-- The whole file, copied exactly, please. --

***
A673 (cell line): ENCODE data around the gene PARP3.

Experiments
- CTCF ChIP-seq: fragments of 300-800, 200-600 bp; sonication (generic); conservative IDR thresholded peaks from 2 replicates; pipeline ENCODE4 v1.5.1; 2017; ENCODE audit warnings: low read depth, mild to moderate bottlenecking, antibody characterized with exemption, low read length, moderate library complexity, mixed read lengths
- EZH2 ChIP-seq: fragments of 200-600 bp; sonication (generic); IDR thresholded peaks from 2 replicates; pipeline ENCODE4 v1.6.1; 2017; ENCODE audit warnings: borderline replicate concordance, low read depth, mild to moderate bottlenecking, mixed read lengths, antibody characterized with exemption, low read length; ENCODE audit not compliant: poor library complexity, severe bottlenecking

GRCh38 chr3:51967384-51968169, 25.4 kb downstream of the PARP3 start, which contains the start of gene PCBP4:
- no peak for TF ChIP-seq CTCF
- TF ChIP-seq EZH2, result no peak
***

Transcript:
A673 (cell line): ENCODE data around the gene PARP3.

Experiments
- CTCF ChIP-seq: fragments of 300-800, 200-600 bp; sonication (generic); conservative IDR thresholded peaks from 2 replicates; pipeline ENCODE4 v1.5.1; 2017; ENCODE audit warnings: low read depth, mild to moderate bottlenecking, antibody characterized with exemption, low read length, moderate library complexity, mixed read lengths
- EZH2 ChIP-seq: fragments of 200-600 bp; sonication (generic); IDR thresholded peaks from 2 replicates; pipeline ENCODE4 v1.6.1; 2017; ENCODE audit warnings: borderline replicate concordance, low read depth, mild to moderate bottlenecking, mixed read lengths, antibody characterized with exemption, low read length; ENCODE audit not compliant: poor library complexity, severe bottlenecking

GRCh38 chr3:51967384-51968169, 25.4 kb downstream of the PARP3 start, which contains the start of gene PCBP4:
- no peak for TF ChIP-seq CTCF
- TF ChIP-seq EZH2, result no peak